Although Henry Perowne appears to be a successful and enviable individual in most ways, with his solid career, loving marriage, gifted children, and elegant house in Central London, Ian McEwan, like any good author, wouldn’t dare construct a main character without giving him faults that not only make him real, but which spawn the narrative tension in the book.
Perowne, despite possessing the smarts required to be an expert neurosurgeon, is an unexpansive and unimaginative individual, preferring facts to fantasy (could he really be unfamiliar with Matthew Arnold’s “Dover Beach”?) and routine to capriciousness. In fact, a significant theme in the book comes from the tension between Perowne’s routine and the disruptions to it (McEwan’s message, in short: Can anyone take comfort in routine in a post 9/11 world?).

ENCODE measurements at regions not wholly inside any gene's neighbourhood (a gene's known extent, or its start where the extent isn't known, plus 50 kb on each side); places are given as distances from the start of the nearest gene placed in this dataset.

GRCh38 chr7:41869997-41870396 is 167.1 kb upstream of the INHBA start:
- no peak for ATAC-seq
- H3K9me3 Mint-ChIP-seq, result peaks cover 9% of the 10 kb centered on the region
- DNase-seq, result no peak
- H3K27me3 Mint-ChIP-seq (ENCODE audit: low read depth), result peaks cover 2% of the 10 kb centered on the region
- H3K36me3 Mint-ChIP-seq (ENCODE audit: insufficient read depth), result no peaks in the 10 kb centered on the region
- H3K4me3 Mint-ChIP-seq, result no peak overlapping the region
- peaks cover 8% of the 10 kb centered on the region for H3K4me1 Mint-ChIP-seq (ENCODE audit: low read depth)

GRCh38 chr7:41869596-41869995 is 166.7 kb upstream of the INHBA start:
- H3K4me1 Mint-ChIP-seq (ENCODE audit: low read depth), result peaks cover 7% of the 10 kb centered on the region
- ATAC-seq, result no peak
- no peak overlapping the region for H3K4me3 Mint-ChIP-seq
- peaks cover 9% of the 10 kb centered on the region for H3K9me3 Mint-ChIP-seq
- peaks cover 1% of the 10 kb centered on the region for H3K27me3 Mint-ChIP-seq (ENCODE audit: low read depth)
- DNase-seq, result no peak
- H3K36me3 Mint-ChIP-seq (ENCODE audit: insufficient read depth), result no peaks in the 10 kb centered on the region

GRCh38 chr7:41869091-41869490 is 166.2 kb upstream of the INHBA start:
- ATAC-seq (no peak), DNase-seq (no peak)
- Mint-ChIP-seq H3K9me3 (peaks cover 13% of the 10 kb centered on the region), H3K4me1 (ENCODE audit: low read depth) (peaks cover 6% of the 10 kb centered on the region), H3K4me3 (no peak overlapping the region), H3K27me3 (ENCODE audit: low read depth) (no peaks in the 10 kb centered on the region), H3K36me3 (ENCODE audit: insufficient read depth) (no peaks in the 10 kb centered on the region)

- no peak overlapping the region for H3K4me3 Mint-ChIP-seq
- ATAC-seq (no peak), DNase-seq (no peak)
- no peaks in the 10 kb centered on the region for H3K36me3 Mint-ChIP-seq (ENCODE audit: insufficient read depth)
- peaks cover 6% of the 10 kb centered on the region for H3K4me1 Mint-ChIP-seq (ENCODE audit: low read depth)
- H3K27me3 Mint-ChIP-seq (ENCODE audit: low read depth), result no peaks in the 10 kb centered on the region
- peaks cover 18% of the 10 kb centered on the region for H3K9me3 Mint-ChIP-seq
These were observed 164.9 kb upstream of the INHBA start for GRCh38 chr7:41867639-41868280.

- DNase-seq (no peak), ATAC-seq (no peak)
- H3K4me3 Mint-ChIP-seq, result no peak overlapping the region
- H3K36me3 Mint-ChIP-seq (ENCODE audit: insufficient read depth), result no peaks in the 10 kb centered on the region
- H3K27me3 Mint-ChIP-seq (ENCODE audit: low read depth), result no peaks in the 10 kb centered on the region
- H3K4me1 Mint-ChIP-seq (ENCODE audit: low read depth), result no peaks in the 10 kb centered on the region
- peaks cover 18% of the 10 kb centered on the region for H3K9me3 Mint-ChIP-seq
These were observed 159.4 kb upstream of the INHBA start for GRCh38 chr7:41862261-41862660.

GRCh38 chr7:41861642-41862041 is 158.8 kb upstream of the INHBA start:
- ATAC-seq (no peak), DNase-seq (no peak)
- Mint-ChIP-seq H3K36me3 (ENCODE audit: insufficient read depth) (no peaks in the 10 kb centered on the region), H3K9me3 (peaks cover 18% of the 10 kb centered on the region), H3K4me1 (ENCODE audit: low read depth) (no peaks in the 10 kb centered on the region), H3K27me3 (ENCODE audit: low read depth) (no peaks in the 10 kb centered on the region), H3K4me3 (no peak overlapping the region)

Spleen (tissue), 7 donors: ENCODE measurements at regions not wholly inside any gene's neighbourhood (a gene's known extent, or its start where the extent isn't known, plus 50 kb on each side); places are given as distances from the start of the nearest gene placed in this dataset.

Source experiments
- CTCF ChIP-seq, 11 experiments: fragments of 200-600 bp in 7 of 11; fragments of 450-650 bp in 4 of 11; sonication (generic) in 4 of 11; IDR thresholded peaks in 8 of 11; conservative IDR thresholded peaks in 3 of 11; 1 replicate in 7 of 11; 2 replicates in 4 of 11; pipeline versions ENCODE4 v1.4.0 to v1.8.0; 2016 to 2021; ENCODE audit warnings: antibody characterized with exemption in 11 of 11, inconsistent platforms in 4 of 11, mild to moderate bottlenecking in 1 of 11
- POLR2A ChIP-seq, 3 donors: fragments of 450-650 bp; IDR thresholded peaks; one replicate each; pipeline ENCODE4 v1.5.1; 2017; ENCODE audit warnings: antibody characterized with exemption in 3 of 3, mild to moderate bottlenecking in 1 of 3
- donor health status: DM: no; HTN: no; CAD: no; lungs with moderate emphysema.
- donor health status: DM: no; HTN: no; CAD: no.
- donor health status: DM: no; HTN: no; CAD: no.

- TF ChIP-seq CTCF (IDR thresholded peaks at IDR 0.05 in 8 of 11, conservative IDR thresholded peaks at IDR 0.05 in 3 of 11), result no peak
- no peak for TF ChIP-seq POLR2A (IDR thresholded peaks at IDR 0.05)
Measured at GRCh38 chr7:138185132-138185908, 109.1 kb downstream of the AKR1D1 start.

To accentuate the tensions of Perowne’s routine on this particular Saturday, McEwan sagely decides to present the story within the confines of Aristotle’s dictum that the duration of the events represented in a tragedy should encompass not much more than a single day—choosing Feb. 15, 2003, the day when massive anti-war demonstrations took place across the world, to place the story’s actions in.
Few authors could pull off the task of constructing a plot around the ordinary Saturday routine of a relatively ordinary man, especially while delving into such interiority, but McEwan manages to make the mundane riveting. Perowne might be fundamentally lacking in lyricism, but McEwan is too focused on telling a good story to let banality interfere with suspense. He’s not about to revel in the sprawling simultaneity of Virginia Wolf or James Joyce; McEwan makes sure that Perowne’s thoughts drive the storyline, interweaving with events in a point, counterpoint style rather than existing independently and apparently randomly as the story itself. There are few, if any, arty flourishes or indulgent escapades into Perowne’s deeper consciousness. Hence the reason Saturday was a best seller.